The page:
Home Blog Quick and Easy Ways to Feel and Move Better: Installment 5

Quick and Easy Ways to Feel and Move Better: Installment 5

Written on June 1, 2012 at 6:56 am, by Eric Cressey

Here are this week’s list of tips to help you lose fat, gain muscle, get strong, and be just a little more awesome, compliments of Cressey Performance coach, Greg Robins.

1. Cook with coconut oil.

Many people know that cooking with oils such as extra virgin olive oil is an easy way to add healthy fats into their diet. However, coconut oil is a less utilized source of good fatty acids.

Coconut oil is a great source of medium chain triglycerides (MCTs). MCTs are named as such due the medium chain length of their molecular structure. What does this mean for your health? First, MCTs are more easily utilized by the muscles in your body, which means they are transported quickly to your mitochondria for energy, and therefore less likely to be stored as adipose tissue. MCTs also have a thermogenic effect that is nearly double that of other dietary fat.

Secondly, MCTs’ shorter chain length makes them easily digestible, which is a plus for populations with nutrient absorption issues.

Third, MCTs are ketogenic, producing two ketone bodies when metabolized. Ketones are used by the body as a source of energy, and in a lower carbohydrate diets can be beneficial as a source of energy.

2. Use the GHR.

The Glute Ham Raise (GHR) is a fantastic posterior chain builder. The GHR offers a closed kinetic chain option that trains the hamstrings in knee flexion, and thus provides incredible transfer to other hip dominant strength exercises like the squat and deadlift. Seek out a gym that has this piece of equipment, or pony up and add it to the equipment in your gym. Below is a video on how to set up the GHR properly and perform the exercise:


3. Figure out exactly how much caffeine you really need pre-training.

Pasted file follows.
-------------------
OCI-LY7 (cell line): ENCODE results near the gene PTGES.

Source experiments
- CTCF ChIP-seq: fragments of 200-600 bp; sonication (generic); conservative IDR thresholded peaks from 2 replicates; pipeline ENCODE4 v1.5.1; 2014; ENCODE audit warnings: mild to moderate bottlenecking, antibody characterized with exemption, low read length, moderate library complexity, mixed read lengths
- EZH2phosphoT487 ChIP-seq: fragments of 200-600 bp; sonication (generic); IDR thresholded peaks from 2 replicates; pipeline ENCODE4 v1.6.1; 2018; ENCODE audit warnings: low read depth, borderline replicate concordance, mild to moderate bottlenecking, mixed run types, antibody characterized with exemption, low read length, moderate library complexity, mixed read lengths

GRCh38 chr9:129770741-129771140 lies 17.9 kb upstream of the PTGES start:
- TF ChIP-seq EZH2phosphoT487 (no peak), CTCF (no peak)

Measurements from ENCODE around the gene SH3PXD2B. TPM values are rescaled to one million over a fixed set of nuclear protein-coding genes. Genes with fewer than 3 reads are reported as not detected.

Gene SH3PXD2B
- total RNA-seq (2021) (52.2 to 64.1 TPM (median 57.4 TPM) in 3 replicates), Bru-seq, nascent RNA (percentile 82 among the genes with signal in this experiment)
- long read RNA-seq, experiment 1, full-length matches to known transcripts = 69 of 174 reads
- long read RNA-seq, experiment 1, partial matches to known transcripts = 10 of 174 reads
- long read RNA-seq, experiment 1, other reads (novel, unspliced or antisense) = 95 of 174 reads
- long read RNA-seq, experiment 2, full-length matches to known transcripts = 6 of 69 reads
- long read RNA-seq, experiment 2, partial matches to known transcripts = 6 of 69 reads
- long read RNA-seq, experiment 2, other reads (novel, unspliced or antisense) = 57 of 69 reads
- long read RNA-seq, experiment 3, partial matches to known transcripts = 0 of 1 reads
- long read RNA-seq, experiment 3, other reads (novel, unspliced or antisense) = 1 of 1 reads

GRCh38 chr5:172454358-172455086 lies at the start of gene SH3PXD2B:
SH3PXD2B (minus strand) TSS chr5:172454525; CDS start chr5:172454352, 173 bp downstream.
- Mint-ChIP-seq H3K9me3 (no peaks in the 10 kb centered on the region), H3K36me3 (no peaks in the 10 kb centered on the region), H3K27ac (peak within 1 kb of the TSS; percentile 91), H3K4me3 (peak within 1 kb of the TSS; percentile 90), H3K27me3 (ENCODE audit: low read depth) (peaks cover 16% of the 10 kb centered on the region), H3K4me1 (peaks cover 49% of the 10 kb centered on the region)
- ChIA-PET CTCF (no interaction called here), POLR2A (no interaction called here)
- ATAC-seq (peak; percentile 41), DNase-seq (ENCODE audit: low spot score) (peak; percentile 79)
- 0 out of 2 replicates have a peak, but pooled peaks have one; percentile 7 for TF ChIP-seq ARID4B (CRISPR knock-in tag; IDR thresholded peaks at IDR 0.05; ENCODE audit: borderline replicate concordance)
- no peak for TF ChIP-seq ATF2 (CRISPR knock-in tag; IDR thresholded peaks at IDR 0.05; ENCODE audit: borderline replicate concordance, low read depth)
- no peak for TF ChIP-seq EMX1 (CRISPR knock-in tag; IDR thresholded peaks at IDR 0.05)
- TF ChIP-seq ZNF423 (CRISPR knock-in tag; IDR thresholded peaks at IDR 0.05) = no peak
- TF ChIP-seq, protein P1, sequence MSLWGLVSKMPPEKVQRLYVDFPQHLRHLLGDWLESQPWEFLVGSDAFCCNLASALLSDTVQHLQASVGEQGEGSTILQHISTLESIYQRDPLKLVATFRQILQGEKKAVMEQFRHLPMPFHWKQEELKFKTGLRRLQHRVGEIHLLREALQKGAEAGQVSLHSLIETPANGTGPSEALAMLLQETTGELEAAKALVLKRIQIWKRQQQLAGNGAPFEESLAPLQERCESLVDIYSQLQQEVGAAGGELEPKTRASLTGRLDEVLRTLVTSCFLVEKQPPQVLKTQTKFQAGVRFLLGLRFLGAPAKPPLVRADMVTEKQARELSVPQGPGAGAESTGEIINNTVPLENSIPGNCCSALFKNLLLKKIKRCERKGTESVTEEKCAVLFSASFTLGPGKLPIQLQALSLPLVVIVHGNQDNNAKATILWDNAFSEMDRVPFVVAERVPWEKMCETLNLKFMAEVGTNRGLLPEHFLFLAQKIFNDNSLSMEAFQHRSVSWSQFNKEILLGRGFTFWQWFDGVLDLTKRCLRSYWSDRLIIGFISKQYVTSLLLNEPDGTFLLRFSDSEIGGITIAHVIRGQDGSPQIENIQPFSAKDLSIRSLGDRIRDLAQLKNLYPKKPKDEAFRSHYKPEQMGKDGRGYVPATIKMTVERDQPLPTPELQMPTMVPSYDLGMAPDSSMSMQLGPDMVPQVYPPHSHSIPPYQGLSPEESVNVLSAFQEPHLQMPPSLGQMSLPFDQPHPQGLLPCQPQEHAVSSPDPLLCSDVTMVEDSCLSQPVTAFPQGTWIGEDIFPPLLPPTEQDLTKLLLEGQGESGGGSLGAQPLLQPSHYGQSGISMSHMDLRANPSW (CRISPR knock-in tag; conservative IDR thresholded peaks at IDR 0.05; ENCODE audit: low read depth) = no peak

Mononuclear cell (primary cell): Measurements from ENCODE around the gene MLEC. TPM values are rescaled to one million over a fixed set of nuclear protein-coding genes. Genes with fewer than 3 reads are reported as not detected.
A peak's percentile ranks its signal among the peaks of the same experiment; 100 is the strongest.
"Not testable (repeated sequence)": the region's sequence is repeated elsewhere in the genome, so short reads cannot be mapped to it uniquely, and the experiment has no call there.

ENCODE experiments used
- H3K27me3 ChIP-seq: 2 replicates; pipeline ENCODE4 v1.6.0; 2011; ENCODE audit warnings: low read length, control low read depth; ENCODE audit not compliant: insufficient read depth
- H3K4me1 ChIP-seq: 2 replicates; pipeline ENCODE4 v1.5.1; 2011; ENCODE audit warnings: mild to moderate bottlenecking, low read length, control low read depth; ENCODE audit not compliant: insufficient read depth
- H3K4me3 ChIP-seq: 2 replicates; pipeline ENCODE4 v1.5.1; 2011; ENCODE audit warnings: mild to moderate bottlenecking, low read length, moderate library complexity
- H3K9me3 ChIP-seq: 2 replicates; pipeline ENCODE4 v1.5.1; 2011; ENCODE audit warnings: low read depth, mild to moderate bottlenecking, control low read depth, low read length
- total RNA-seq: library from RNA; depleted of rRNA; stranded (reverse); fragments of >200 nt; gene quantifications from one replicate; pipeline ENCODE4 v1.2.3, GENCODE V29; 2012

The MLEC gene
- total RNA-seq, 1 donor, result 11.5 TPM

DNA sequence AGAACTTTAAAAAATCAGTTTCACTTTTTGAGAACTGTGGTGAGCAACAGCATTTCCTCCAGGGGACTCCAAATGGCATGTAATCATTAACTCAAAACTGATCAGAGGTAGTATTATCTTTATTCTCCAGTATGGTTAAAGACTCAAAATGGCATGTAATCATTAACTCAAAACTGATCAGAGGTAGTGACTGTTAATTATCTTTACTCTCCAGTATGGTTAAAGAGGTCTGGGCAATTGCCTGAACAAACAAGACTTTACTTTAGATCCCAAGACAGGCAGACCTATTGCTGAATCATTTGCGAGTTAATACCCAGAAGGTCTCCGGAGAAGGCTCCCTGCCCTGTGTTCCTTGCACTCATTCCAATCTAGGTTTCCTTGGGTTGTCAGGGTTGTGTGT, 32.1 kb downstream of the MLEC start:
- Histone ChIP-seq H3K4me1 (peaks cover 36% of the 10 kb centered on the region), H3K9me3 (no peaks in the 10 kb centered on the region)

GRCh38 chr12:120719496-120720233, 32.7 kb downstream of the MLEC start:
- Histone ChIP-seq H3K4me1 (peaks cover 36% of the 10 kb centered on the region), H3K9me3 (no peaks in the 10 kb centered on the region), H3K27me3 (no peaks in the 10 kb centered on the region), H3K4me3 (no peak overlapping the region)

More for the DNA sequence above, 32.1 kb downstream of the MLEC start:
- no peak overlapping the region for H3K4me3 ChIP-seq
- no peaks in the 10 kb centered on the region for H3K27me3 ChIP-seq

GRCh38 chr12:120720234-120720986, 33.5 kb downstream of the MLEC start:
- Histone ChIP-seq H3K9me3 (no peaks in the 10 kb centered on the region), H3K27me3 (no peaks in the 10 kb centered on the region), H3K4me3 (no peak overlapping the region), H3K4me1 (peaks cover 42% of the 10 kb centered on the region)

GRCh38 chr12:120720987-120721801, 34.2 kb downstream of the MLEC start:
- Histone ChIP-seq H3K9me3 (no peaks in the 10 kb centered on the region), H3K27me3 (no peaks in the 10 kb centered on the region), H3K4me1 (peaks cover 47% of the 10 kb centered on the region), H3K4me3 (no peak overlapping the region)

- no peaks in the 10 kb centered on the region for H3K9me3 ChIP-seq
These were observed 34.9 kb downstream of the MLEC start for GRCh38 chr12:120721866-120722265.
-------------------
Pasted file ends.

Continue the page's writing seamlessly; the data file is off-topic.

In a recent study featured in The Journal of the International Society of Sports Nutrition, researchers concluded that 3mg of caffeine per kg of body weight was needed to significantly increase squat and bench press maximal power. To put things in perspective, that is roughly 273mg of caffeine for a 200lb person. Upon a short google search of popular energy drinks, the average caffeine content looks to be about 150mg / 16oz can. An 8oz cup of brewed coffee yields roughly 90-100mg of caffeine. It is also worth noting that “Booty Sweat” energy drink does not deliver enough caffeine to be effective over a bodyweight of 190lbs, giving us yet another reason not to drink it.

The take home message? Caffeine has been utilized as a performance aid for many years. It is safe for most populations, and the amount does not need to be anything crazy to receive the benefits. With all the junk found in most energy supplements, consider black coffee as your new “go-to” when you need a pick-me-up before hitting the gym.

Note: to learn more about coffee, check out our previous feature here at EricCressey.com: Coffee Consumption and Health: Part 1 and Part 2.

4. Get a grip.

A strong grip is synonymous with strong person. It makes perfect sense: you can’t lift what you aren’t able to hold.

Furthermore, almost every lift involves your hands on the weight, whether or not they seem to have direct transfer into that exercise’s success. Why is that important? When your hands are strong, that means your forearms are strong, and if you make the effort to squeeze the bar, DB, or other implement during every lift you will apply tension that transfers from your lower arm, through the elbow, and into the shoulder girdle. This is called “radiant tension.”

Paying attention to training your grip will also help with lower arm pain, and keep your elbows and wrists healthy. Make sure to include a well rounded approach, with exercises that take the wrists through various ranges of motion. As well as exercises for the hands to include pinching and squeezing. Some easy options are: Farmer’s Carries, Plate Pinches, Towel Rows and Pull Ups, thick handles, and wrist curl variations.

5. Surround yourself with different people.

In order to be successful, you must constantly challenge yourself to get outside your comfort zone. If you become complacent, you will eventually be passed by. With that in mind, make sure that you are constantly surrounding yourself with different people. In doing so, you will expose yourself to varying beliefs and ideas. Everyone has taken a slightly,or dramatically different path to get to where they are; even if they operate in the same sphere as you. There is something to be learned from just about anyone, if you are open to it.